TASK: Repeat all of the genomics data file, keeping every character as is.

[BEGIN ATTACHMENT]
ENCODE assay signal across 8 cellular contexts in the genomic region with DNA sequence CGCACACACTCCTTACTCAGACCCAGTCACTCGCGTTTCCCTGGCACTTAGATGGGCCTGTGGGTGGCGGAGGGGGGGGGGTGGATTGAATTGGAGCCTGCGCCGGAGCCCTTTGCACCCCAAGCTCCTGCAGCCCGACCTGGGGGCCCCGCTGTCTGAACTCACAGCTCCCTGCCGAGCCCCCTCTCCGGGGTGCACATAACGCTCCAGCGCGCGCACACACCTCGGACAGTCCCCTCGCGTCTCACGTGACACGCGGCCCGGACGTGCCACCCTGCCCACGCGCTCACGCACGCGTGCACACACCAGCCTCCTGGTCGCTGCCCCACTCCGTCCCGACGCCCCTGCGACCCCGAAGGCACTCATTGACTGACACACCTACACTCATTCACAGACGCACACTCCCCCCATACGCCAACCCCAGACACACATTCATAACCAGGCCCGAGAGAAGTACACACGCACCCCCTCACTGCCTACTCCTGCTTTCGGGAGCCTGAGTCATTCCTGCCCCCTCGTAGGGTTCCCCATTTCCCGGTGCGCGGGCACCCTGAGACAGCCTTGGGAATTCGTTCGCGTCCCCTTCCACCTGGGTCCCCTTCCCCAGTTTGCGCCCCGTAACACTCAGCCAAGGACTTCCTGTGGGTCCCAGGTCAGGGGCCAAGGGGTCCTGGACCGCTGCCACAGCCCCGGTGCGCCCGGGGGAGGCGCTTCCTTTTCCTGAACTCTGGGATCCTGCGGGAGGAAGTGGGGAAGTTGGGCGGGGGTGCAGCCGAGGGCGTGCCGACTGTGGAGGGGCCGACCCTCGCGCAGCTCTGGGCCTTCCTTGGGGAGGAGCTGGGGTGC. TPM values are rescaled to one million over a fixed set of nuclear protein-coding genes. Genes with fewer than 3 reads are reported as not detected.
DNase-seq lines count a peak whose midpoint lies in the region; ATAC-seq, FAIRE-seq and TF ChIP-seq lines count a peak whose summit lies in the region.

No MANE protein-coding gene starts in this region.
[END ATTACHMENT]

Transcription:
ENCODE assay signal across 8 cellular contexts in the genomic region with DNA sequence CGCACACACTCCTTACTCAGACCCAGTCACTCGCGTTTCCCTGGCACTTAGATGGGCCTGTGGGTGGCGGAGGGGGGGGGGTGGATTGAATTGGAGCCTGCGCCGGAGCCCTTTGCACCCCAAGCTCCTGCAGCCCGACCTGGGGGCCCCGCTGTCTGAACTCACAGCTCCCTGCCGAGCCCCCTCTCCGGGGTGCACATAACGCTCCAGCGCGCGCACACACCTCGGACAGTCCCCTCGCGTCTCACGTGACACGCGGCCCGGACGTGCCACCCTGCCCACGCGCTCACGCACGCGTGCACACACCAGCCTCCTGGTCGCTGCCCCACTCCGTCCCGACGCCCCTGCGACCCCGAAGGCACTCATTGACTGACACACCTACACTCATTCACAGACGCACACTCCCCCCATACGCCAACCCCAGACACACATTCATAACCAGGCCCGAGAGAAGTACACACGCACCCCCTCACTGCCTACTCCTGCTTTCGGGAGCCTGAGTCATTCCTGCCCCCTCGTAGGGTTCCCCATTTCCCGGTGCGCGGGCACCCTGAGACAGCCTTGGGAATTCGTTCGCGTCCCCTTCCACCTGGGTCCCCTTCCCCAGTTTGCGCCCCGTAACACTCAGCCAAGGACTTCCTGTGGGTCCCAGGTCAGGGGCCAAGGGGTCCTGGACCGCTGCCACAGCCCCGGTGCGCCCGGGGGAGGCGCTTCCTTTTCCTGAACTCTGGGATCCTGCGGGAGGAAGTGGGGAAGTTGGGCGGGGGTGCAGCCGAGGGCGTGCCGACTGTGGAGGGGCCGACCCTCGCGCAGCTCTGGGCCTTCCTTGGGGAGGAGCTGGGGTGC. TPM values are rescaled to one million over a fixed set of nuclear protein-coding genes. Genes with fewer than 3 reads are reported as not detected.
DNase-seq lines count a peak whose midpoint lies in the region; ATAC-seq, FAIRE-seq and TF ChIP-seq lines count a peak whose summit lies in the region.

No MANE protein-coding gene starts in this region.